UK, EU settle row over fishing licenses

The United Kingdom has issued additional permits to E.U. vessels, aiming to end a fishing dispute.

Weeks of negotiations aimed at settling a dispute over post-Brexit fishing licenses have ended with the United Kingdom issuing 18 licenses for European Union replacement vessels in U.K. territorial waters and five licenses for E.U. vessels to access Jersey waters, the European Commission has confirmed.

French vessels have performed a series of protests, including a blockade of the British island of Jersey, arguing they were not issued a sufficient number of permits to cover all the fishing vessels that historically fished in U.K. waters before Brexit.

The European Commission and the U.K. government have negotiated since late November to address all outstanding license requests by E.U. fishing vessels by 10 December. This has resulted in 83 additional vessels receiving clarity for their fishing in U.K. waters, and an agreement to have seven additional replacement vessels licensed, the E.C. said.

“Today's decision is an important step in a long process seeking full implementation of the Trade and Cooperation Agreement (TCA). A number of vessels seeking access to waters have not yet received a license. The European Commission will continue to work, together with France, in order to ensure full implementation of the TCA and will examine the legal circumstances around every requested license which has not been granted,” it said.

According to a U.K. government spokesperson, the country’s approach throughout the licensing discussions was evidence-based and in line with its commitments under the TCA.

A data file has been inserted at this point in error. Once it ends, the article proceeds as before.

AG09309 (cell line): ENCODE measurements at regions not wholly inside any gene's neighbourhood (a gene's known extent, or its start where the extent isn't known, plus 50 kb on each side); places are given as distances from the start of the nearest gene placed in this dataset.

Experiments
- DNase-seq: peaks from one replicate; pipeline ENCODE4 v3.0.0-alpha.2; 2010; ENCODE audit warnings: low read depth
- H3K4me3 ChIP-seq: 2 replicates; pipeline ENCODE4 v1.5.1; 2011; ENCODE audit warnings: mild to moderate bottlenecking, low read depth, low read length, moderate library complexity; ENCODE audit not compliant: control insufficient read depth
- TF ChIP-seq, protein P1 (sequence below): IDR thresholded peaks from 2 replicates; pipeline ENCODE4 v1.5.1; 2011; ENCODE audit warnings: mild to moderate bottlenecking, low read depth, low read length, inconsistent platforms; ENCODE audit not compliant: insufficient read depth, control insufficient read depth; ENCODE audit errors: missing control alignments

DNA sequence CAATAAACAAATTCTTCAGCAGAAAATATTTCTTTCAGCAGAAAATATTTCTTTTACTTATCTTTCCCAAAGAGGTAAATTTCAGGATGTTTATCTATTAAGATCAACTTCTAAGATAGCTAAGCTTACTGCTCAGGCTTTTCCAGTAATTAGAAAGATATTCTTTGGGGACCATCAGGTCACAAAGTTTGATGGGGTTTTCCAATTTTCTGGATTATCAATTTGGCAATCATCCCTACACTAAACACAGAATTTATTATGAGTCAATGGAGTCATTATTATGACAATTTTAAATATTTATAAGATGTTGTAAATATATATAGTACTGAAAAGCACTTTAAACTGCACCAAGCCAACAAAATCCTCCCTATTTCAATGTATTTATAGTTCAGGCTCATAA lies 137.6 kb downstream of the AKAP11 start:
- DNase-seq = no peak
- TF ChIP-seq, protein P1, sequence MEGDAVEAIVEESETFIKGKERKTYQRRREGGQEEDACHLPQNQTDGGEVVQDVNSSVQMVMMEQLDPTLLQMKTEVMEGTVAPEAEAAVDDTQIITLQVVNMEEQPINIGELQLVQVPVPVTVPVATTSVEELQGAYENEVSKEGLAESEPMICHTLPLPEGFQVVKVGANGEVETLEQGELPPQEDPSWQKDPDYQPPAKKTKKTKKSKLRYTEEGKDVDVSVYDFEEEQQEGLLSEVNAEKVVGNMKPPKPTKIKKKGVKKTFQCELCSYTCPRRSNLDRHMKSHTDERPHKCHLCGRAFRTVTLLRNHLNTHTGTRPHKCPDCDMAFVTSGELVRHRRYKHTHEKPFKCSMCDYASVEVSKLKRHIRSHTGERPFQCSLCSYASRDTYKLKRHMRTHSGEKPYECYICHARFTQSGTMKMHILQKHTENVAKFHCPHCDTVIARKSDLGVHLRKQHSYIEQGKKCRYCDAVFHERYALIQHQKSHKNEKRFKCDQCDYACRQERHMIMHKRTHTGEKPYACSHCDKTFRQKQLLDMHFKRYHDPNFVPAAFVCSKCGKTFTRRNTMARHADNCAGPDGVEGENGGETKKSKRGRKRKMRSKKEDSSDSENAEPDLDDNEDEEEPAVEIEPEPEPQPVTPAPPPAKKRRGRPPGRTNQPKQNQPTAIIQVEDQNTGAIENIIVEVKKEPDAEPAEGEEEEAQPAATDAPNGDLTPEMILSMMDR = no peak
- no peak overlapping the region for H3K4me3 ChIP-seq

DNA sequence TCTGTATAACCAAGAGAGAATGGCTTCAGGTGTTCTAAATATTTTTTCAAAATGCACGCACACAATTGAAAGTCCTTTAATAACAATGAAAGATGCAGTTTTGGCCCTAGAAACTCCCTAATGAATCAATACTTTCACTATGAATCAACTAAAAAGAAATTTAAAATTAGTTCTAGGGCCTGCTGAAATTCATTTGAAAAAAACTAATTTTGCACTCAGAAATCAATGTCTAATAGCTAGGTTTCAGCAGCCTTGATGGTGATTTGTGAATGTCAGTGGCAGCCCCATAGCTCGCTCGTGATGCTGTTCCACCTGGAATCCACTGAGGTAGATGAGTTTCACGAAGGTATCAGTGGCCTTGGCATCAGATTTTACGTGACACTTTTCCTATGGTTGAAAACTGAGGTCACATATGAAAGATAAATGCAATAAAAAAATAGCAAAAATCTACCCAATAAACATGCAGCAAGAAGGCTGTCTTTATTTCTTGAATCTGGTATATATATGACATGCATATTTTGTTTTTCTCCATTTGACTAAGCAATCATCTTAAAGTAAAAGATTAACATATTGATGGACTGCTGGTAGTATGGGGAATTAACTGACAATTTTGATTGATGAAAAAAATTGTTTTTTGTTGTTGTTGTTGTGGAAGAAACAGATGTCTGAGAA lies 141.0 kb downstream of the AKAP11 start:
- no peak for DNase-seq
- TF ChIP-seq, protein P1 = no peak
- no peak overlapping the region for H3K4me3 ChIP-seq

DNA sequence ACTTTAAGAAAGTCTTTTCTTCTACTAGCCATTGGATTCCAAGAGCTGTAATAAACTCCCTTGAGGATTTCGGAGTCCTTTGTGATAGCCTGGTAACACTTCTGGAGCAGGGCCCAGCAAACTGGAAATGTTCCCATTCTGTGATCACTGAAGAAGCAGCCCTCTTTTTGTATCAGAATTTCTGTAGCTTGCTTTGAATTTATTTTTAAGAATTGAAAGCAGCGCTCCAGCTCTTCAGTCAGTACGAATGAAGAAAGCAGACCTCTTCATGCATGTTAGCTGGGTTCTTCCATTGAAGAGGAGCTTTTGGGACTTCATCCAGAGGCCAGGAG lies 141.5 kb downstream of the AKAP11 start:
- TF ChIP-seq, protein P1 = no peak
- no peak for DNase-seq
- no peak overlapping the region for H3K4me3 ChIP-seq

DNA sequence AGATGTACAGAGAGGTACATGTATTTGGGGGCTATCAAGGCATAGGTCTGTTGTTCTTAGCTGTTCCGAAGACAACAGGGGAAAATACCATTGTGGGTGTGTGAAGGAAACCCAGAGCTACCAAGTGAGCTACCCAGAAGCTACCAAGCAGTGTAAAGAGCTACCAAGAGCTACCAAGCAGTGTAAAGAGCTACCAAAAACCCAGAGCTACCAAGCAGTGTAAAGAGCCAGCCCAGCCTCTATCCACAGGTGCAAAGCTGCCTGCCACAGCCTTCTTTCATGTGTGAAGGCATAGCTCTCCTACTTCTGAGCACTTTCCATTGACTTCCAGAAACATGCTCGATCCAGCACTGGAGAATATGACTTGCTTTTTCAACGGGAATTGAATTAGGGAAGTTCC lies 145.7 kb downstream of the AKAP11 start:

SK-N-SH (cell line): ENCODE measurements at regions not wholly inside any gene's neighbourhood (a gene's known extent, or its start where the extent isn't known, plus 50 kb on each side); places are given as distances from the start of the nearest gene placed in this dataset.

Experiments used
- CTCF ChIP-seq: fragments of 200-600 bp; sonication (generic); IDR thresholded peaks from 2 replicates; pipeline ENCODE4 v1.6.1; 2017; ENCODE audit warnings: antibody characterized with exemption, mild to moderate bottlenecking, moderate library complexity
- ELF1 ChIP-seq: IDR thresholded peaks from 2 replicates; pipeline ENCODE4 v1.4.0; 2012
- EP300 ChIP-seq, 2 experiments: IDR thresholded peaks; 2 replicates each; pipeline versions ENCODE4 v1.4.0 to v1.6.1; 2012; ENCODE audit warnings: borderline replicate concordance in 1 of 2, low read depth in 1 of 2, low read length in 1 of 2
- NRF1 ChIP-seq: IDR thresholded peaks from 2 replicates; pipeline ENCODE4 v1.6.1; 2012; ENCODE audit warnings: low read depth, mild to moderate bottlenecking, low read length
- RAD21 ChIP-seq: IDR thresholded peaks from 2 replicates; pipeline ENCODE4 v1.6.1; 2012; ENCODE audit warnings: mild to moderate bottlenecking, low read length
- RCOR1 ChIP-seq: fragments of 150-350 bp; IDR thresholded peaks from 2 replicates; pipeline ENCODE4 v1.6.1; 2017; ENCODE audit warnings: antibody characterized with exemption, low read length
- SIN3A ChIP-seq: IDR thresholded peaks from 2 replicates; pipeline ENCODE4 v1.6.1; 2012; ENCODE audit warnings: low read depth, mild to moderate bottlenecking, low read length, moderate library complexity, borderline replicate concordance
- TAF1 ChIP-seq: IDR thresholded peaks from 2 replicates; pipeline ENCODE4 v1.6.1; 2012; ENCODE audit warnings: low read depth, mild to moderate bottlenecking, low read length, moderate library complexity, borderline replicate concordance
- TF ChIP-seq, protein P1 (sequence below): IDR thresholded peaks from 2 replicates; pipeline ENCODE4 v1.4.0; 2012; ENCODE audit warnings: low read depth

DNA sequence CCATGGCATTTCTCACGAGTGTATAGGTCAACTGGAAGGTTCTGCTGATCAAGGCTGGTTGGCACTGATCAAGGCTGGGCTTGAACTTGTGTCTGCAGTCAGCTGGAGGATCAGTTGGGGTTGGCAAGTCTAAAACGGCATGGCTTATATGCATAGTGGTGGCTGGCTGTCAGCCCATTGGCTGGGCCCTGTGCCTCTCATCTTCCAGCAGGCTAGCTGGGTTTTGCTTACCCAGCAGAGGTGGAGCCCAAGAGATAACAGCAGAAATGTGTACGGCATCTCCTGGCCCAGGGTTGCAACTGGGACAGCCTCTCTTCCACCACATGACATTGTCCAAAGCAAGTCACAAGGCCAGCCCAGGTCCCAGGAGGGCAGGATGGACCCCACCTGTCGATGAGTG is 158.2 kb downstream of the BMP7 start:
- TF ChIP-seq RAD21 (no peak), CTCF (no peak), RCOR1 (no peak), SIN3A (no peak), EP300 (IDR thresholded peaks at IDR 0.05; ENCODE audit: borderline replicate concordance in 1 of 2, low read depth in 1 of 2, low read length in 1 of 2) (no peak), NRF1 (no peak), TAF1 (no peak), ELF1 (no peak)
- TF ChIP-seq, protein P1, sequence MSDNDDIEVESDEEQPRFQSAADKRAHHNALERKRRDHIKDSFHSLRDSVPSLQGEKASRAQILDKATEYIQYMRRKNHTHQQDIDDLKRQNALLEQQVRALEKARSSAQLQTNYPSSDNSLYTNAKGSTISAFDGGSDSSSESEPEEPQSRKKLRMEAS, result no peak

“We have licensed vessels where sufficient evidence has been provided that demonstrates that a vessel qualifies for access under the TCA. Where that evidence has not been provided, licenses have not been issued,” the spokesperson said. “On direct replacement vessels, we have taken an approach in line with the TCA which provides stability and ensures the sustainability of our fisheries.”

The spokesperson said that the further technical work on the seven additional licenses for direct replacement vessels is scheduled to conclude on Monday, 13 December, and confirmed that Jersey has now issued 130 permanent licenses.

“This now concludes this phase of intensive talks on licensing,” the spokesperson said.

However, the licensing did not meet the full request of the French government, and in response, fishermen in the French province of Brittany are planning a blockade of Calais, the main port of entry for U.K. goods entering the E.U., on 23 December.

“Far from satisfying the professionals of the sector, this news exasperates the fishermen of Hauts-de-France, who feel both betrayed by the British government … and neglected by the European Commission,” Brittany’s Committee for Maritime Fisheries told the Guardian. “Movements will be expected, movements which will target the import of British products.”

Photo courtesy of Laszlo Mates/Shutterstock


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